SAAD FATHALLAH, (Iraq), speaking in a right of reply, said with regards to the statement by North-South XXI, the remarkable improvement of the situation of human rights in Iraq was partly attributed to the technical assistance that had been extended by all United Nations agencies. The continued provision of this assistance would result in an improvement of the situation of human rights in Iraq in a manner that was helpful to the international community. Severing this assistance would cause a downgrade in the situation, which was not what the international community wished. All were thanked for extending technical assistance to Iraq and contributing to improving the human rights situation there.

Statements Following Appointment of Special Rapporteur on the Situation of Human Rights in Cambodia

SUN SUON (Cambodia), speaking after the appointment of Surya Prasad Subedi as the new Special Rapporteur on the situation of human rights in Cambodia, welcomed the appointment and looked forward to working with the mandate holder for the promotion and protection of human rights in pursuance to the resolution adopted last year concerning the appointment of a mandate holder for Cambodia. It was hoped that the Special Rapporteur would perform his duties in a spirit of cooperation and good partnership. His work should be guided by those principles that ensured universality, objectivity, impartiality and non-politicization. Cambodia believed that the new Special Rapporteur would adhere to the approach of constructive and fruitful dialogues, in order to further advance human rights to which Cambodia attached high importance.

Cambodia expressed thanks and appreciation to the members of the Human Rights Council for the endorsement by consensus of the new Special Rapporteur on human rights in Cambodia, as well as the members of the consultative group, the bureau of the Council and the President of the Council for the diligent work and good spirit in conducting the process of consultation that led to this final selection and nomination. Cambodia reiterated its sincere efforts and firm commitment to further promote and improve human rights.

OSAMU YAMANAKA (Japan) said that Japan congratulated the Special Rapporteur on Cambodia on his appointment. The Government of Japan was the main sponsor of the resolution on technical assistance to Cambodia and hoped that the Special Rapporteur would contribute to the improvement of the human rights situation in Cambodia. Japan wished the Special Rapporteur great success in that endeavour.
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Riverside man heads to Cambodia to monitor Khmer Rouge trial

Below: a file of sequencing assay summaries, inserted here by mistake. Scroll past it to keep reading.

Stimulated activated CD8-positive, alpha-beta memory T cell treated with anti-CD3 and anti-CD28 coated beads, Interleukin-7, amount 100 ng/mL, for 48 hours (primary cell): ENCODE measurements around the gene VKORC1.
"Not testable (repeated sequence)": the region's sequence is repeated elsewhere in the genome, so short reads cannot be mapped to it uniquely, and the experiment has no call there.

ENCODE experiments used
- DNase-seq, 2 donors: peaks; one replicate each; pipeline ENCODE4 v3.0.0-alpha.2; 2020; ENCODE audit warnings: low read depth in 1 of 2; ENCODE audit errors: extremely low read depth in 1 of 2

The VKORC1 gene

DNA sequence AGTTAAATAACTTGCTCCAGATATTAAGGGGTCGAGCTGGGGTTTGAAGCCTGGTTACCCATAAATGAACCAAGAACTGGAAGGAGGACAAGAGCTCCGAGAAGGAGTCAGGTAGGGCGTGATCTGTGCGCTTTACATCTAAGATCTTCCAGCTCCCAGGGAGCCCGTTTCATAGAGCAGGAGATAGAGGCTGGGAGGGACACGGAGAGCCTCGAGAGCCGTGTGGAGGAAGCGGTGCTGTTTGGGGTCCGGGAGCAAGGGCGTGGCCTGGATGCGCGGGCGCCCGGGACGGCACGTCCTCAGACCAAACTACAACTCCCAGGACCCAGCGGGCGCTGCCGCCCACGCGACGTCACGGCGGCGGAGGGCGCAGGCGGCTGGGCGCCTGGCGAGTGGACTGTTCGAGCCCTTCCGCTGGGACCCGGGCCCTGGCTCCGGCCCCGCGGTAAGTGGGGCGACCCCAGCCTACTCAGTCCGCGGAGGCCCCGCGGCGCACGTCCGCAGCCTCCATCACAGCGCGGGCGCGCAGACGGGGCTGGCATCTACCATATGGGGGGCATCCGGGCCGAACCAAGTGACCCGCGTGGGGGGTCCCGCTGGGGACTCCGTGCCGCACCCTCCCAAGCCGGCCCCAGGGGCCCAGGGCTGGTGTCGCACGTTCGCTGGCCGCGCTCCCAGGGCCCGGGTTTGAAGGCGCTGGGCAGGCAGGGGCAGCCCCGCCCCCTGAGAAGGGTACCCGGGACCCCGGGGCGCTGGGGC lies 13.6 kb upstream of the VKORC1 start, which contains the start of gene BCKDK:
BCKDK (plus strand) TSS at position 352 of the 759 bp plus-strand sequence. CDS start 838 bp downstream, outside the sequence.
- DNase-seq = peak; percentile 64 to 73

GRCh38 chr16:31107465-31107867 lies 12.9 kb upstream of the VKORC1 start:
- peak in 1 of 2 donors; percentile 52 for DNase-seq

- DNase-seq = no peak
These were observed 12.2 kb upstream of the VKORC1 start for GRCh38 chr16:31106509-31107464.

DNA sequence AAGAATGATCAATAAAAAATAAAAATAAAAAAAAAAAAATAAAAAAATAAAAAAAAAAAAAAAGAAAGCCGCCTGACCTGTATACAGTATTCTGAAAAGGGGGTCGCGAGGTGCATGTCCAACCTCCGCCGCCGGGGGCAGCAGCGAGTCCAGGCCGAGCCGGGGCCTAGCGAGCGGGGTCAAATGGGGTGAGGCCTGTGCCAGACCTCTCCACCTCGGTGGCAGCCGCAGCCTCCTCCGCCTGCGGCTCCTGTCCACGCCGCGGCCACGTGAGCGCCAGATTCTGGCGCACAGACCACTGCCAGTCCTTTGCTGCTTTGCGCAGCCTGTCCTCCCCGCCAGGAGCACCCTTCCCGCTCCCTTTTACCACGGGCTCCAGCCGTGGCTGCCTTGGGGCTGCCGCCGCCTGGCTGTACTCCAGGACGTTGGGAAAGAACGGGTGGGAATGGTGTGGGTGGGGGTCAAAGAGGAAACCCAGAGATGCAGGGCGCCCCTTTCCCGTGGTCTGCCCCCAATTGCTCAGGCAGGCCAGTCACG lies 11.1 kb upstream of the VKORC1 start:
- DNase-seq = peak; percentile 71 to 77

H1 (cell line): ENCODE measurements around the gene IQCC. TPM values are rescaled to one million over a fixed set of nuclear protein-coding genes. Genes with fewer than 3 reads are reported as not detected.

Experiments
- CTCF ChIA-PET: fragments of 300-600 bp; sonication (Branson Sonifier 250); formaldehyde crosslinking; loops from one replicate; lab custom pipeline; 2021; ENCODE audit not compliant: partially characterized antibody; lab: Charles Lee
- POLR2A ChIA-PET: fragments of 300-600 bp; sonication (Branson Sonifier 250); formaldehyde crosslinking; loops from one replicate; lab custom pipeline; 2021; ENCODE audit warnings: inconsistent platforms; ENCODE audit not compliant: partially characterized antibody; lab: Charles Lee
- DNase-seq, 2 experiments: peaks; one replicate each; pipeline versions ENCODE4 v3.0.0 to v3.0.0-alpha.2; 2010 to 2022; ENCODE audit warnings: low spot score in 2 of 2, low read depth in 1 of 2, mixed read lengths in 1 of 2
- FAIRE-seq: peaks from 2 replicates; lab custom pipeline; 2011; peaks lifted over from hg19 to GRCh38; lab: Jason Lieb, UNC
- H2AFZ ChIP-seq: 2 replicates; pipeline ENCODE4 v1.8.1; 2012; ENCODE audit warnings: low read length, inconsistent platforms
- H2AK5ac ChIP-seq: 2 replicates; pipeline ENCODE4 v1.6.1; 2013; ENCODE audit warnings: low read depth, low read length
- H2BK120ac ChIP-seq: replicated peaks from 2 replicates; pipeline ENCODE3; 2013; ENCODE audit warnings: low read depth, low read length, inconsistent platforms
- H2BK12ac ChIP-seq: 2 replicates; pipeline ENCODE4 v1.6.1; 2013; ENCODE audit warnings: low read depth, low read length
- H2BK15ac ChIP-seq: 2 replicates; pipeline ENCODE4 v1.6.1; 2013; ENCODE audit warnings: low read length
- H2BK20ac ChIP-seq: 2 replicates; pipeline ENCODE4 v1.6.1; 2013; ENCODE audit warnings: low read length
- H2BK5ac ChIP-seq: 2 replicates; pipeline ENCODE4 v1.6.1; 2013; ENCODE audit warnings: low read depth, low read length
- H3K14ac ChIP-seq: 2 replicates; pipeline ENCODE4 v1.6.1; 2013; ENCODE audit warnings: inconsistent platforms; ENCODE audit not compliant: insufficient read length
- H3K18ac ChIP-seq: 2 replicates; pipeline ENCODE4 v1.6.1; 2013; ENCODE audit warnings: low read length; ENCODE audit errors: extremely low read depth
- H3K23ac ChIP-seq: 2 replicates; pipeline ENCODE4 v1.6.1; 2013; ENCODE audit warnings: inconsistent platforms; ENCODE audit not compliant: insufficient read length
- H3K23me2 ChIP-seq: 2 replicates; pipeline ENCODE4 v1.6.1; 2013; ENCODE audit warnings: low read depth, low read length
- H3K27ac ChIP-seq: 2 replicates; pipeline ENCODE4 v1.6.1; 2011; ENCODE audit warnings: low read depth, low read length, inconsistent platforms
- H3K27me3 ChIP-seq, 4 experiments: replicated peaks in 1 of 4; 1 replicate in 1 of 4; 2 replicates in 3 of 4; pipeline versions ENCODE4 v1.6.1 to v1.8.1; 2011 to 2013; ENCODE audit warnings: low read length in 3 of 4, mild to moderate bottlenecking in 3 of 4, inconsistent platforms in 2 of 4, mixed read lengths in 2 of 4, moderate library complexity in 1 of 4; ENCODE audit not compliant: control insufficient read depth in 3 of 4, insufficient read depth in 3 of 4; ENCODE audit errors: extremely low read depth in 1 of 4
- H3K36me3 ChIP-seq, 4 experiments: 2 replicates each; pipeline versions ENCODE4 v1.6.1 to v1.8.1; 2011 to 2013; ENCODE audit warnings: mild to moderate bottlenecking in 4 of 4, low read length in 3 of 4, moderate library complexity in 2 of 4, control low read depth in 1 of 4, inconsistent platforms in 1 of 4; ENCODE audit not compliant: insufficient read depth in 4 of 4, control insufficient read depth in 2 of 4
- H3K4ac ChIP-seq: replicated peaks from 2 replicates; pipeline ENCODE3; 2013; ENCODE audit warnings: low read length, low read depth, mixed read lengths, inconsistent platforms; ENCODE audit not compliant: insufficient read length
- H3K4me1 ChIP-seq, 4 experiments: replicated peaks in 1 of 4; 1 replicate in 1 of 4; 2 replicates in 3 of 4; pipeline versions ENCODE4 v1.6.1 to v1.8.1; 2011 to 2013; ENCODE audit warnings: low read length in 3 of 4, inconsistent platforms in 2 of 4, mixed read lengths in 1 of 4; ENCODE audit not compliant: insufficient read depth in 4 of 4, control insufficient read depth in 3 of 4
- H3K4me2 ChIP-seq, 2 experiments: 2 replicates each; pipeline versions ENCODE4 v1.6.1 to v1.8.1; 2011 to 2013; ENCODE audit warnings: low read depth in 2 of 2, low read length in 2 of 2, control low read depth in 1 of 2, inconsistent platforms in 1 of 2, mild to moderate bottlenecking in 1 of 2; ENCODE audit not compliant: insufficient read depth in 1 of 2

By Lisa Chamoff Staff Writer


Over the past few decades, Albert Repicci has found ways to witness history.

In 1963, when he was a 24-year-old student at the University of Pennsylvania's dental school, he hopped a train to Washington, the night before President John F. Kennedy's state funeral. In 1998, he contacted then-U.S. Rep. Christopher Shays, R-Conn., and was able to secure passes to watch the House debate whether to impeach President Bill Clinton.

Today, Repicci, a 68-year-old Greenwich orthodontist and Riverside resident, will travel to Cambodia to watch as a leader of the Southeast Asian nation's infamous Khmer Rouge is tried for his crimes. The radical Communist regime was responsible for the deaths of an estimated 2 million Cambodians through execution, torture and starvation between 1975-79, in an effort to create an agrarian utopia.

Repicci will attend the trial as an unaffiliated observer.

Repicci, who has traveled to remote parts of the world performing volunteer dental work since 1980, started working in Cambodia 10 years ago.

"I have always been a student of history, and each of these places I've gone to, I've known the political turmoil that prevailed," Repicci said.

During many of his travels, Repicci said he has identified needs and helped where he could, funding an immunization program in Kenya and a well-building project in Peru.

Before heading to Cambodia for the first time, Repicci read about the growing problem of human trafficking and women being forced into prostitution. He formed a nonprofit foundation called Stop the Tears, based in Greenwich, to help exploited women and children, and helped open a sewing school in Cambodia for women to help them avoid exploitation.

His charitable work has given him a connection to the country and its violent past, which was immortalized in the 1984 movie "The Killing Fields," named for the sites where thousands were killed and buried by the Khmer Rouge.

"Being at this trial is a long-awaited venture," Repicci said.

Repicci's foundation works with the national organization Catholic Relief Services to run his charitable projects in Cambodia, and he called the director there to secure an invitation to the public sessions.